Delivering Prudent Healthcare in Wales »Prudent healthcare principles ensure patients receive the most appropriate treatments to achieve mutually-agreed goals.Learn more »
Heart disease falling in Wales, new report reveals
The number of people living with coronary heart disease in Wales is falling but it still claims the lives of more than 4,300 people a year, a new report published today shows.
- Welsh Government’s Nest scheme helps another 5,000 people in fuel poverty with their energy bills
- Welsh Government support will accelerate job creation in Wrexham
Featured Article »Landmark Social Services law receives Royal Assent
- Heart disease falling in Wales, new report reveals
In this section
- Business and economy
- Children and young people
- Culture and sport
- Education and skills
- Environment and countryside
- Equality and diversity
- Health and social care
- Amending the Environmental Damage (Prevention and Remediation) Regulations 2009 to transpose Article 38 of the Offshore Safety Directive
- Extending access to intermediary services for descendants and relatives of adopted people
- Renting Homes – Illustrative Model Contract
- Statutory Guidance to the Independent Remuneration Panel for Wales in relation to the salaries of Local Authority Chief Executives
- The Ireland Wales Cooperation Programme 2014-2020
- Active Travel Action Plan
Featured consultation »Draft Technical Advice Note 1: Joint Housing Land Availability Studies
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Section highlightThe Gender-based Violence, Domestic Abuse and Sexual Violence (Wales) Bill
The Bill aims to improve the Public Sector response in Wales to gender-based violence, domestic abuse and sexual violence.
Legislative programme 2013 - 2014 »
The First Minister detailed the 8 bills in the Welsh Government’s 5-year Legislative Programme that will be brought forward during the 3rd year of the Welsh Assembly.Learn more »
Section highlightProject pipeline update - June 2014
Our pipeline provides visibility of infrastructure investment activity across Wales.
1st Supplementary Budget 2014-15 »
The 1st Supplementary Budget proposes a number of changes to the Final Budget for 2014-15, which was published in December 2013.Learn more »
- Statistics & Research
Upcoming calendar »
See the schedule for all statistics and research releases.View upcoming calendar »
Premises that receive, handle, use, treat or destroy animal by products must be approved. Approval is made under the Animal By-Products (Enforcement) (No. 2) (Wales) Regulations 2011.
Revised EU Animal By-Product (ABP) Regulations came into force on 4 March 2011. The new ABP Regulation (EC No. 1069/2009 and its accompanying Implementing Regulation (EC) 142/2011) updates the current rules. It continues to have a very wide scope covering all animal products including meat, fish, milk and eggs when they are not intended for human consumption. Other products of animal origin including hides, feathers, wool, bones, horns, and hoofs are included. It also covers carcases of fallen stock on farms, pet animals, and wild animals where they are suspected of being diseased.
In Wales these Regulations will be administered and enforced by the Animal By-Products (Enforcement) (No. 2) (Wales) Regulations 2011.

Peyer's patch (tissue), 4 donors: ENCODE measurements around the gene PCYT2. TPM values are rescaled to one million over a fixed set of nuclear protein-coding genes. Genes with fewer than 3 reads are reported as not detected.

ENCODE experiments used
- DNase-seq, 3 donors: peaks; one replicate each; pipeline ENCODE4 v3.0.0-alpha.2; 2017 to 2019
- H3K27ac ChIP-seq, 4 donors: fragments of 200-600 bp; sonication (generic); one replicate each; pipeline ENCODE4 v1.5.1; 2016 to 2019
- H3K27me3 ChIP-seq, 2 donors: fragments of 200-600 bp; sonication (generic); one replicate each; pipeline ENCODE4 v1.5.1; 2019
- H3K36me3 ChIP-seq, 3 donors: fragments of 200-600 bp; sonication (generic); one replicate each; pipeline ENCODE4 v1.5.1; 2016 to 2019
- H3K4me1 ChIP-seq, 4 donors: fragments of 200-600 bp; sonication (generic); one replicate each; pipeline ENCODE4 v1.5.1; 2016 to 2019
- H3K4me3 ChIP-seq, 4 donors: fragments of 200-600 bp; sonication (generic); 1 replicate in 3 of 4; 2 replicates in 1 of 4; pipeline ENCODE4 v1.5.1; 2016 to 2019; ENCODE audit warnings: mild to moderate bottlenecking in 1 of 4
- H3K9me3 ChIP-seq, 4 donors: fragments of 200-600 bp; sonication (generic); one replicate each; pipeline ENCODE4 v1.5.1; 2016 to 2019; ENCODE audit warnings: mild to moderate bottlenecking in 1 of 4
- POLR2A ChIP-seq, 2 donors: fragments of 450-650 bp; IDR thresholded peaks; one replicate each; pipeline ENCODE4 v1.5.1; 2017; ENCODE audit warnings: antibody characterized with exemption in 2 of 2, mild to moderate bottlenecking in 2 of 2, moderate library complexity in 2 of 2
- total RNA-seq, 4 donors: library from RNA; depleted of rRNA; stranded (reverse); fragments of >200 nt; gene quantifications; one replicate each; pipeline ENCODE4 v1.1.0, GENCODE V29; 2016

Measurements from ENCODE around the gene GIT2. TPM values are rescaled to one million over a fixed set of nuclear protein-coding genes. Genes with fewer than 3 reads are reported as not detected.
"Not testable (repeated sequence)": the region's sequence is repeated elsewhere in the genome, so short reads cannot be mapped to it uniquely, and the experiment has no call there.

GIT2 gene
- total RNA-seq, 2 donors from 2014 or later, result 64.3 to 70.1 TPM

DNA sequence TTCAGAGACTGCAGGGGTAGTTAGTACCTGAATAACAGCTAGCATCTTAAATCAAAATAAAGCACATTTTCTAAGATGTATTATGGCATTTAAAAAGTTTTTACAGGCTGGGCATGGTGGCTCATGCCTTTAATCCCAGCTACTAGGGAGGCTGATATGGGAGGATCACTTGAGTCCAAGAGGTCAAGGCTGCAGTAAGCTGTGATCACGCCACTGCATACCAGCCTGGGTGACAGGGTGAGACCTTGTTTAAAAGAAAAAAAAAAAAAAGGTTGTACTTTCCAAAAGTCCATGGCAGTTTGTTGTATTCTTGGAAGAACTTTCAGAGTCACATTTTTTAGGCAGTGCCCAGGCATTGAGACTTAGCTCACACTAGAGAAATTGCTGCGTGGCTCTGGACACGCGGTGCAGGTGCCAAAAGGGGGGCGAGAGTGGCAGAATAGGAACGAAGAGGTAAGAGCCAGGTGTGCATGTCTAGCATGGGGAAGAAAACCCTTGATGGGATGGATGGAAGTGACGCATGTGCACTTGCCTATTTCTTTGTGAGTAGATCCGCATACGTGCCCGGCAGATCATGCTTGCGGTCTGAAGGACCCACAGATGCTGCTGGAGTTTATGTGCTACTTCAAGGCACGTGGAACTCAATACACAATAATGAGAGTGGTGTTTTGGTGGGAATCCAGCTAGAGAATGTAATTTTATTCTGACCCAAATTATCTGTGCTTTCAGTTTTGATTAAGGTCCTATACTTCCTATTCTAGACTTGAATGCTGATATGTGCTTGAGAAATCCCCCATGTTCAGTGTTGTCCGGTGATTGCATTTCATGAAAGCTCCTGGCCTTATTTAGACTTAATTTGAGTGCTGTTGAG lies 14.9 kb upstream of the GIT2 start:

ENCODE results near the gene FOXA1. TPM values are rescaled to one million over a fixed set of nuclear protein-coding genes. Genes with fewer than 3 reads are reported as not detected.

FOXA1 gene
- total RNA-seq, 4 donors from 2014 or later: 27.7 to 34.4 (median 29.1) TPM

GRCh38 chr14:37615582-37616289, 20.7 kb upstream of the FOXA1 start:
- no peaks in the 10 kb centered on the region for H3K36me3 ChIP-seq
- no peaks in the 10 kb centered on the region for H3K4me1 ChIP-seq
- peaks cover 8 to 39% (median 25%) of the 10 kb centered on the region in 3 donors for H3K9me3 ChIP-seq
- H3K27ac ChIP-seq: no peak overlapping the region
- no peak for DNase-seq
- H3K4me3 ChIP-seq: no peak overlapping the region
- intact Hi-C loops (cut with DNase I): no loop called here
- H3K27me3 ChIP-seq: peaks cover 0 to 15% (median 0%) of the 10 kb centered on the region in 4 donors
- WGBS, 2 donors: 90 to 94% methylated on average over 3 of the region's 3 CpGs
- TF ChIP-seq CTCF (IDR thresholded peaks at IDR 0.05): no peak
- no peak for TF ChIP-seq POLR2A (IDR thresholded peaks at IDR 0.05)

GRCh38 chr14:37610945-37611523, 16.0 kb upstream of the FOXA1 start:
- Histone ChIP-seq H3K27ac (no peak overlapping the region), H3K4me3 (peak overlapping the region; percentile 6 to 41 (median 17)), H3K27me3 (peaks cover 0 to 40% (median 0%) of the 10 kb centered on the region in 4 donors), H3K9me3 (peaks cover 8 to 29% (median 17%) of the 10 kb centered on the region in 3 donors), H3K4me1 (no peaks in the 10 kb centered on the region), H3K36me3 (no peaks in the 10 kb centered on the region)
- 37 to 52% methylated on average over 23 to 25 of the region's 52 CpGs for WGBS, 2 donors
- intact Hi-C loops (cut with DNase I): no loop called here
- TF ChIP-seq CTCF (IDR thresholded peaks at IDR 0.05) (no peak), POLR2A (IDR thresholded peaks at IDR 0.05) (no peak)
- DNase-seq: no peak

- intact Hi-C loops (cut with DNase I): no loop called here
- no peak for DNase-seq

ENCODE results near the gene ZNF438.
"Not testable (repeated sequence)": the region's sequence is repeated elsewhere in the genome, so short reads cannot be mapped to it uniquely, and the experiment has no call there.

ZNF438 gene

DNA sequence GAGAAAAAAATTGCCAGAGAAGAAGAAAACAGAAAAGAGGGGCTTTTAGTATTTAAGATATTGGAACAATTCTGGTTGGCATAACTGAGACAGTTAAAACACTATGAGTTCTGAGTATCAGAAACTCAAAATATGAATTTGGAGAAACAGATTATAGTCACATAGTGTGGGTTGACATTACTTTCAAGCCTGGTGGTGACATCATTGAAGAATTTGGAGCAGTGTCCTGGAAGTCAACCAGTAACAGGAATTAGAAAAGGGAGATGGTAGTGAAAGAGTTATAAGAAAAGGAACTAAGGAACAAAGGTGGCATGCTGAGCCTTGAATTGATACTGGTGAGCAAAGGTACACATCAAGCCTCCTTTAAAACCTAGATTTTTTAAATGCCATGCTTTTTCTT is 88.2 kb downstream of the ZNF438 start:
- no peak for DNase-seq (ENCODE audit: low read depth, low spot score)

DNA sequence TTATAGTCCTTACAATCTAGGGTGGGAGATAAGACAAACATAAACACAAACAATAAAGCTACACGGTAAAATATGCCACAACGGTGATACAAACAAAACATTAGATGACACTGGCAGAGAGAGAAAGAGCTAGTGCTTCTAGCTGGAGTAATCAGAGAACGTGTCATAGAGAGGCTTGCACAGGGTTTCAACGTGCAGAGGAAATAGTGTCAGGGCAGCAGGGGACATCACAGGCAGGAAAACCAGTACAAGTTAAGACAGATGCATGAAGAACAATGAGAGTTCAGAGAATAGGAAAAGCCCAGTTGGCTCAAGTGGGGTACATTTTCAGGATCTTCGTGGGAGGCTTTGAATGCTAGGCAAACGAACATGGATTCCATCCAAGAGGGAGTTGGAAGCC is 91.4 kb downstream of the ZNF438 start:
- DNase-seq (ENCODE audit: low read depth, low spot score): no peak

The main changes brought in by the EU regulations are as follows:
- Categories of ABPs. Mostly, material that was Category 2, such as aquatic invertebrates, are being reclassified as Category 3 and may be used for certain feeding purposes.
- The home composting exception will be extended.
- Validation of rendering plants will be carried out by plant operators with supervision by Animal Health.
- Rendering plants will be able to use tallow as fuel (Animal Health will have to approve as a separate plant).
There will also be a relaxation of controls on certain ABPs, eg:
- food manufacturers or retailers who generate small quantities of raw ABP waste (i.e. less than 20kg per week of low-risk Category 3 food waste such as raw meat and fish) can now also dispose of this outside of the ABP controls
- use of certain ABPs, e.g. colostrum and unprocessed wool
- application of certain ABPs to the land, e.g. shellfish shells and egg shells
- disposal of ABPs arising from surgical intervention or birth of animals on farm
- provision for the possibility of on farm containment of fallen stock.
Several types of activity will need to be registered – including the work of ABP hauliers and pet cemeteries. All plants that are currently approved will continue to be approved when the enforcement regulations come into force. If you need to be registered or require further information on the registration process, please contact your local Animal Health Veterinary Laboratory Agency (AHVLA) office (external link).
For more detailed guidance on permitted uses, and on conditions for storage, handling, transporting, and processing ABPs, please visit the Animal Health Veterinary Laboratory A gency (external link).
For further information about the safe disposal of animal waste and fallen stock, please contact:
Office of the Chief Veterinary Officer
or your local AHVLA Regional Office.
Useful external links
Regulation (EC) No 1069/2009 of the European Parliament and of the council of 21 October 2009 laying down health rules as regards animal by-products and derived products not intended for human consumption and repealing Regulation (EC) No 1774/2002 (Animal by-products Regulation)
- Commission Regulation (EU) No 142/2011 of 25 February 2011 implementing Regulation (EC) No 1069/2009 of the European Parliament and of the Council laying down health rules as regards animal by-products and derived products not intended for human consumption and implementing Council Directive 97/78/EC as regards certain samples and items exempt from veterinary checks at the border under that Directive